It’s hard to converse with people who mumble or whisper. There are two parts to a conversation: Speaking and listening. When we are having a conversation with God, listening is more important than speaking. Psalm 85:8 says, “I will listen to God the Lord. He has ordered peace for those who worship Him.” The nation of […]
Clarence taught me the transient nature of people, especially the men and women within the mentally challenged community who do not have families. When I met Clarence, he was living in an Adult Living Facility that housed people who were developmentally delayed and those who were emotionally ill. Years later, he was moved for some reason to another home across town. I never understood who moved him or why. He had no family. Though he was higher functioning, Clarence spoke only on the rarest occasions. His speech pattern was two-word couplets.
Clarence was a tall, handsome black man. A thoughtful and gifted artist, his paintings hang on agency walls all over Volusia County. Clarence kept his body immaculately clean; and he policed his surroundings for trash like a hungry varmint searching for scrapes of food.
Before the days of the HIPPA Law which ensures confidentiality, I could keep track of Clarence’s movements. Often, a group home would be closed because of limited funding or by the State and emergency arrangements had to be made. Because Clarence’s funding was limited, he would be placed in the cheapest place available. These living arrangements often were not stable. One Sunday afternoon, I went to pick up Clarence for Special Gathering, a ministry within the mentally challenged community. The house was barren and he was gone. I never understood where he had been taken.
I found Clarence in DeLand years later. Knowing better, I enthusiastically approached him as though I’d found a long, lost first cousin. Immediately, his autism kicked in and he backed away from me with fear piercing his expression and concern shooting from his eyes. I backed away and tried to speak in soft measured tones. However, the damage had been done. Ignoring, smiling, soft tones never worked again. My transient treasure had been stolen by my enthusiastic and overly zealous joy.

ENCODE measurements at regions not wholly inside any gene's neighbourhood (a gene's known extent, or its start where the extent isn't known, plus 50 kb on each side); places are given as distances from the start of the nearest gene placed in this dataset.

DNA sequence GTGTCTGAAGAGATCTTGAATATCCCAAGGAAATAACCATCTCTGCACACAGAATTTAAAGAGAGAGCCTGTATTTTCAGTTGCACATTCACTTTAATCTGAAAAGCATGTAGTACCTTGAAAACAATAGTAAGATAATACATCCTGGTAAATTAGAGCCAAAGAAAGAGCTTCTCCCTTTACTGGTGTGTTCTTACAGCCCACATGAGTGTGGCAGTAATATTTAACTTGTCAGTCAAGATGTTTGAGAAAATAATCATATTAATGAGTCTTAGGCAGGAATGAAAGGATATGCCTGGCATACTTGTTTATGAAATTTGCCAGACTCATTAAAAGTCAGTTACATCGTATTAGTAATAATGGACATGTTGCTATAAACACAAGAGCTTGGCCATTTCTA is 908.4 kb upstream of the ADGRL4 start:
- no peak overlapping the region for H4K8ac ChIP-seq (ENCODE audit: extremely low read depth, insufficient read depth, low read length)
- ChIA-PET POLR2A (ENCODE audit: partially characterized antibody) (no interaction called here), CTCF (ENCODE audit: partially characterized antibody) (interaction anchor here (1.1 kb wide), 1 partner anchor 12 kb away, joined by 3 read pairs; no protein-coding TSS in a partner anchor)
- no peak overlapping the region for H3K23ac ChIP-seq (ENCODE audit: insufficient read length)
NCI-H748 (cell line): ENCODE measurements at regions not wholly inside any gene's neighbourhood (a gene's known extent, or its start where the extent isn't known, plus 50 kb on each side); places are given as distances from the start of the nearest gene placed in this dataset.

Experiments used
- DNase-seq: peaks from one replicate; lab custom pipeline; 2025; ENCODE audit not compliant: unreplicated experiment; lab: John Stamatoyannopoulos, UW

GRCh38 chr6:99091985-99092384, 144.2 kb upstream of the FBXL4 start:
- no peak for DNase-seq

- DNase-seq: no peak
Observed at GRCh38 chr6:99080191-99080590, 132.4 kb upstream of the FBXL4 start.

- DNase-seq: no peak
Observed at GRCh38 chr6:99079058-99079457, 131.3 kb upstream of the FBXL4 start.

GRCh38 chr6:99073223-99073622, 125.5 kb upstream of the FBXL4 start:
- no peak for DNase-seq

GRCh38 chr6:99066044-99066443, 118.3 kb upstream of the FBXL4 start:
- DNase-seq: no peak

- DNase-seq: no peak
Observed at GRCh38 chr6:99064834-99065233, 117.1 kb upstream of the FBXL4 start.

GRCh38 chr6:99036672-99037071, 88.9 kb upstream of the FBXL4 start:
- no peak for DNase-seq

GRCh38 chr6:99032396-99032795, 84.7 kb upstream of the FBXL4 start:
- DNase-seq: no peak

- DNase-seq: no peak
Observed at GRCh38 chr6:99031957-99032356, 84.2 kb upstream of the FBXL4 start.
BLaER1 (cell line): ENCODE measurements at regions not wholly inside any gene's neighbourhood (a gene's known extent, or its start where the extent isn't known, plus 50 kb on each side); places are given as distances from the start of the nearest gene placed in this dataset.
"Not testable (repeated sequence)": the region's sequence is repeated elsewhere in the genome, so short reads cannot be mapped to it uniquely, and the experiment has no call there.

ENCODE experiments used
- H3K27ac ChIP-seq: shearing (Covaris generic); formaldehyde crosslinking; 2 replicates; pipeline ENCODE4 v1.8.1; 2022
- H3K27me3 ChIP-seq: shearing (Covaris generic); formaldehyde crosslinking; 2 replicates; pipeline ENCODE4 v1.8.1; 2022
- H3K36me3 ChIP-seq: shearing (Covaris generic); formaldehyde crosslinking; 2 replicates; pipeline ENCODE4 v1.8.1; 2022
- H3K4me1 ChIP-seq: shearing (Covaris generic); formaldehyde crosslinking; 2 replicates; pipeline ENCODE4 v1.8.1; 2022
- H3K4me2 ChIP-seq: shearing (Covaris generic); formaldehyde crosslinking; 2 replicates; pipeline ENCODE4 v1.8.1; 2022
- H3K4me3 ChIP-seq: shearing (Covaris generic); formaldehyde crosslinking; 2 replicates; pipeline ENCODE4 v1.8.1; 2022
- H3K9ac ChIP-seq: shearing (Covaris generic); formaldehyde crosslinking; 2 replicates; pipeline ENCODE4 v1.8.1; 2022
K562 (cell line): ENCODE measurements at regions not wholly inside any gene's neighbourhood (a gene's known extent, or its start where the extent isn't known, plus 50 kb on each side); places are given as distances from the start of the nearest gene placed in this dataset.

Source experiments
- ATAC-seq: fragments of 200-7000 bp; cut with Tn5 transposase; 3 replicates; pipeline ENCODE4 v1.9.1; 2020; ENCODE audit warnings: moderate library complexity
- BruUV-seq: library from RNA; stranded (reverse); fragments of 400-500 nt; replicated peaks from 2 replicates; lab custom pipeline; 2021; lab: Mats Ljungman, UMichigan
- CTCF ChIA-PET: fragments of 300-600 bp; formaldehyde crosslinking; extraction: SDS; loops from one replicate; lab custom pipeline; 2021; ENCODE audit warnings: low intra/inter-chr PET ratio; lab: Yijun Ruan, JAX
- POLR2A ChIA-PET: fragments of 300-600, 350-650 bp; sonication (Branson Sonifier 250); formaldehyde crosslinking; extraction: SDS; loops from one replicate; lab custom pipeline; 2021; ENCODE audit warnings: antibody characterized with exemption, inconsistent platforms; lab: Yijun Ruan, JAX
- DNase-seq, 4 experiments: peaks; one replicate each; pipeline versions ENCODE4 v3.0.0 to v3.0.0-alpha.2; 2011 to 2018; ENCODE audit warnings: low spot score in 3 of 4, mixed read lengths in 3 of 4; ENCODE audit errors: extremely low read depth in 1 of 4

Clarence taught me to hold loosely these treasured people with their marvelous gifts and quirky habits. He was one of my first genuine friends in the mentally challenged community. We had forged our friendship in silence as we sat quietly during the Sunday afternoon van routes when I would pick him up before our chapel services and take him home afterward. He had cemented my love for him during Bible class when he fought to answer my simple questions about Jesus. With a grin that overwhelmed his stern face, Clarence showed his appreciation as I took advantage of his cleanness obsession by letting him throw away the trash and reposition the chairs under the table when the Bible class was over.
I had learned from Clarence how to approach an adult whose disability was within the autism spectrum. He quietly responded to my silence with warmth and understanding. He spoke the needs and desires of his heart with his eyes and his art. Now, I occasionally see this Transient Treasure as I go from workshop to workshop in Volusia. Sometimes, he acknowledges me with his eyes and I smile with satisfaction.
One day, when we meet in heaven, I’ll be able to explain to Clarence how much he taught me. How much I appreciated his gentle tutelage when I was a raw, untrained novice. He helped me and put up with my quirky, undisciplined ways. I’ll always be grateful for Clarence, a Transient Treasure.
Is there someone in your life that has taught you in unexpected ways? How have you benefited from their training?